Two months ago, Ukraine celebrated its tenth anniversary as an independent state. Experts, analysts and journalists have tried to sum up the achievements and failures of the years passed after the collapse of the Soviet Union and define Ukraine's role and place in the current system of international relations.
For the majority of people inside and outside the country, the prevailing feeling about Ukraine throughout this period has probably been that of uncertainty: discussions about where Ukraine is actually heading—back to Russia, which dominated Eastern Ukraine for more than 300 years, leaving Russian as the "first choice" in languages for over 50 percent of Ukrainian citizens, or towards the European Union, which will soon incorporate Central East European countries (CEEC), where Western Ukraine used to belong, having been part of the Austro-Hungarian Empire before it was divided between Poland, Romania and Czechoslovakia and becoming part of Soviet Ukraine after 1939—are still urgent today as they were in the beginning of 1990s.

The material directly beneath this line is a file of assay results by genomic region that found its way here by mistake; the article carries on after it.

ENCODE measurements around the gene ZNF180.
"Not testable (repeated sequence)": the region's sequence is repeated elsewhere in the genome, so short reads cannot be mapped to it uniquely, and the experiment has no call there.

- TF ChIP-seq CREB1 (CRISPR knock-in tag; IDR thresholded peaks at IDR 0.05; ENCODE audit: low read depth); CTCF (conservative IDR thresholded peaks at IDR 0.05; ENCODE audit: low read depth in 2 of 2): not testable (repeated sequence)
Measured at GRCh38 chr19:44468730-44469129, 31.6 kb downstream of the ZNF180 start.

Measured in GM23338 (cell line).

While Ukraine was defining its foreign policy priorities—a process which has been painful not least due to the legacy of the past, or, more precisely, the absence of a common collective historical memory and single national identity—its western neighbors, former Communist countries, made their choice and have been successful in approaching the European Union. Today, as the European Union is enlarging eastwards, new threats and opportunities appear for Ukraine, which is not among the accession countries and will soon have to deal with the consequences of this process.